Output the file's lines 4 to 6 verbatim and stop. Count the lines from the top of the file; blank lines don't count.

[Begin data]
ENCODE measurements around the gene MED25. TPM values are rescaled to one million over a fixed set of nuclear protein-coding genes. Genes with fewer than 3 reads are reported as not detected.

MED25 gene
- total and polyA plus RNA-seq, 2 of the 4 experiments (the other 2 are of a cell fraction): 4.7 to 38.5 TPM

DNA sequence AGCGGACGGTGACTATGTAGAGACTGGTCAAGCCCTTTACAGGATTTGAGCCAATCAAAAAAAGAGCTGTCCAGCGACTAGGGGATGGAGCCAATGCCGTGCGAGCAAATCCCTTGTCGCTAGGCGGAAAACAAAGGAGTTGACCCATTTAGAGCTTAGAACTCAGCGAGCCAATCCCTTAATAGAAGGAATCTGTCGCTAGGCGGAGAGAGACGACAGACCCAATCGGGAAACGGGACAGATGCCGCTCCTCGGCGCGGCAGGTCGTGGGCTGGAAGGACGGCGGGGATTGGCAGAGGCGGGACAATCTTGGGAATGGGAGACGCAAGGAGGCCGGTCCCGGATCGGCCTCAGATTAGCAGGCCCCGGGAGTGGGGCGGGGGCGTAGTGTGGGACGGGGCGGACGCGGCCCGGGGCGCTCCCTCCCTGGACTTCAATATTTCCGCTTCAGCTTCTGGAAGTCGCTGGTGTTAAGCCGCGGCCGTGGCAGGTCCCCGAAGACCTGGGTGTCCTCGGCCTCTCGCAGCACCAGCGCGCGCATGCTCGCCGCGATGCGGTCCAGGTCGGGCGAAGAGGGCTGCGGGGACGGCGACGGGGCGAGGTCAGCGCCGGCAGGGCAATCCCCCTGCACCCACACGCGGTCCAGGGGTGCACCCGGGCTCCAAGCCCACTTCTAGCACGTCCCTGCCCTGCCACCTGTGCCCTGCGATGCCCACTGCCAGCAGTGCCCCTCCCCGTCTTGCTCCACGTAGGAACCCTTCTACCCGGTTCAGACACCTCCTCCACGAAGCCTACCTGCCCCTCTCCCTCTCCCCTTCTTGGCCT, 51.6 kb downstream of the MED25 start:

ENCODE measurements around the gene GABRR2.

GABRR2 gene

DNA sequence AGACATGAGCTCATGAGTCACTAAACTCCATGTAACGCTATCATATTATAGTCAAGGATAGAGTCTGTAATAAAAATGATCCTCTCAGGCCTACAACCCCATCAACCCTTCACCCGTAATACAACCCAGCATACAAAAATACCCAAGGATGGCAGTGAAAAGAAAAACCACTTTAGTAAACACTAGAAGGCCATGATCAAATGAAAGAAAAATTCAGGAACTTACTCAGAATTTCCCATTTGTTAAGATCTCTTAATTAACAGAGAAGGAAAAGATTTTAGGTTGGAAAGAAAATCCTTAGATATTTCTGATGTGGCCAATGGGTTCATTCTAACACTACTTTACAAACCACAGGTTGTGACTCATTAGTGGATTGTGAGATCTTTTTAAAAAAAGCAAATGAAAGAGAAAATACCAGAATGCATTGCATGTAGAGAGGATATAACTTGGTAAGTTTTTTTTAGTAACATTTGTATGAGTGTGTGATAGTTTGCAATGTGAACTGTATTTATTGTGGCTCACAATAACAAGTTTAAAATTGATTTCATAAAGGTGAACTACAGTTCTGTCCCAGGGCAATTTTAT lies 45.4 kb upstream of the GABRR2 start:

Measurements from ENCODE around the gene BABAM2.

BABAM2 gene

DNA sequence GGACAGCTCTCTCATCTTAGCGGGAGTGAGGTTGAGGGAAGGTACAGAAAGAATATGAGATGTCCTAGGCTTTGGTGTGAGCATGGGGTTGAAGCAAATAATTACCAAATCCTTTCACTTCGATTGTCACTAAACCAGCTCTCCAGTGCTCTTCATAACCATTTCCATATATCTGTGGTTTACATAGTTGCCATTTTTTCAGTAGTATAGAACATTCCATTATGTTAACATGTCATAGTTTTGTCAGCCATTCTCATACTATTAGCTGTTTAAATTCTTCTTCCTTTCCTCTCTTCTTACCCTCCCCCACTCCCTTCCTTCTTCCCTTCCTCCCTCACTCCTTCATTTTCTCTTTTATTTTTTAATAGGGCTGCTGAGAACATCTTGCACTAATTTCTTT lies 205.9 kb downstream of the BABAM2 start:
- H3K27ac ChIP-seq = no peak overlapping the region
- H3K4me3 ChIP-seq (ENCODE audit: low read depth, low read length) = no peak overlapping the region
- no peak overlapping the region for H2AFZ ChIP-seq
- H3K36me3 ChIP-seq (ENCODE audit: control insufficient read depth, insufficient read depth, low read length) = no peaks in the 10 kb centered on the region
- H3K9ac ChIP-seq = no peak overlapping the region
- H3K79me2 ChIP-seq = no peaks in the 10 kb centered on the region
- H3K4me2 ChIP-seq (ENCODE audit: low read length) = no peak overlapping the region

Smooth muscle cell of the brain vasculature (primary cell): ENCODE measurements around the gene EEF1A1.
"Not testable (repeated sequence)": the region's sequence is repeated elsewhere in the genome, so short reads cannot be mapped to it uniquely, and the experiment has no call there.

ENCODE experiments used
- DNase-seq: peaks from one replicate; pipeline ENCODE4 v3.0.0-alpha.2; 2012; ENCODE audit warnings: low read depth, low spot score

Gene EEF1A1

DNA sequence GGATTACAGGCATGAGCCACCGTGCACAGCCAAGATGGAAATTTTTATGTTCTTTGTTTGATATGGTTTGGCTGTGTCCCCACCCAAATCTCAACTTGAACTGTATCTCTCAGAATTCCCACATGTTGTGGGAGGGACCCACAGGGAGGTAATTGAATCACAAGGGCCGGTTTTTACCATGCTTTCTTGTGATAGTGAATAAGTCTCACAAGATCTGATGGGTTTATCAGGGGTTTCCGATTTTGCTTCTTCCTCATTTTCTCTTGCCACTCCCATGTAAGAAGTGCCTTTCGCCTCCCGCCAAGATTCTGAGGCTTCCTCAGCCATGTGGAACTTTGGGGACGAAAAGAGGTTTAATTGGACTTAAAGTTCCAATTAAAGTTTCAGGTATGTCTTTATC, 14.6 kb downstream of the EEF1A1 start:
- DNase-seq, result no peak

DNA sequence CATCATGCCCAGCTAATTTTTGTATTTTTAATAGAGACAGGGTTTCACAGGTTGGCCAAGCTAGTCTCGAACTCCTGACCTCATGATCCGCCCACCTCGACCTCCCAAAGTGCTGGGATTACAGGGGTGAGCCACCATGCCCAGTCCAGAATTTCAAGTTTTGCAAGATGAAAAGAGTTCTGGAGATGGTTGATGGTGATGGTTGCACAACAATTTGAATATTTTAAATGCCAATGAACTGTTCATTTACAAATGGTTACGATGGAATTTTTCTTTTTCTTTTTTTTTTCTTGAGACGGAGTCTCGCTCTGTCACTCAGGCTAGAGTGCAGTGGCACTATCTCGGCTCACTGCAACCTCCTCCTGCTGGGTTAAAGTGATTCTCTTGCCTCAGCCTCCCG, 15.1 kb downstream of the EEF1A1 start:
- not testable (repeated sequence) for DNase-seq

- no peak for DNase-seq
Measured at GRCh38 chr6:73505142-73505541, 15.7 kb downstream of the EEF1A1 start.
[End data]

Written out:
DNA sequence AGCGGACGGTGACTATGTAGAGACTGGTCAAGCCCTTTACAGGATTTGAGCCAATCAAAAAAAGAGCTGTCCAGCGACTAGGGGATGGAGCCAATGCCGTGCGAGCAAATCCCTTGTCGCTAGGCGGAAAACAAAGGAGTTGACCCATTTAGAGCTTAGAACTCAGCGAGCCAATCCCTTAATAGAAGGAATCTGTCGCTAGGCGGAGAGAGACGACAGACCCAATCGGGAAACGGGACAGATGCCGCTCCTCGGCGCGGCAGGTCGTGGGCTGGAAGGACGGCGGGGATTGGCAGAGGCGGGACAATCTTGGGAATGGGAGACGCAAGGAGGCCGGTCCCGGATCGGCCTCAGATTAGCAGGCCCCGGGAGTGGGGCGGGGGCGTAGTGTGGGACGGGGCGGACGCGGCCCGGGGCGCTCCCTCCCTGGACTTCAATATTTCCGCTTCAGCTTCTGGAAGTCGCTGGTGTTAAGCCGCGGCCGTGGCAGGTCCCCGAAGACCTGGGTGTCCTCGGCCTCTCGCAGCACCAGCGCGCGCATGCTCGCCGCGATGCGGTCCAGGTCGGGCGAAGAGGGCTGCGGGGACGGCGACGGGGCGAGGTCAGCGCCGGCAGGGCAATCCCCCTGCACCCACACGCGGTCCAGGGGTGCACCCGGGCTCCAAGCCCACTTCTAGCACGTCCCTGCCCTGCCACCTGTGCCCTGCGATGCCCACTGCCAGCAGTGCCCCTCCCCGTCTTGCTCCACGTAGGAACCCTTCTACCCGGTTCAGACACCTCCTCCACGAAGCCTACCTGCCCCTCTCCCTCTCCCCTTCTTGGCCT, 51.6 kb downstream of the MED25 start:

ENCODE measurements around the gene GABRR2.

GABRR2 gene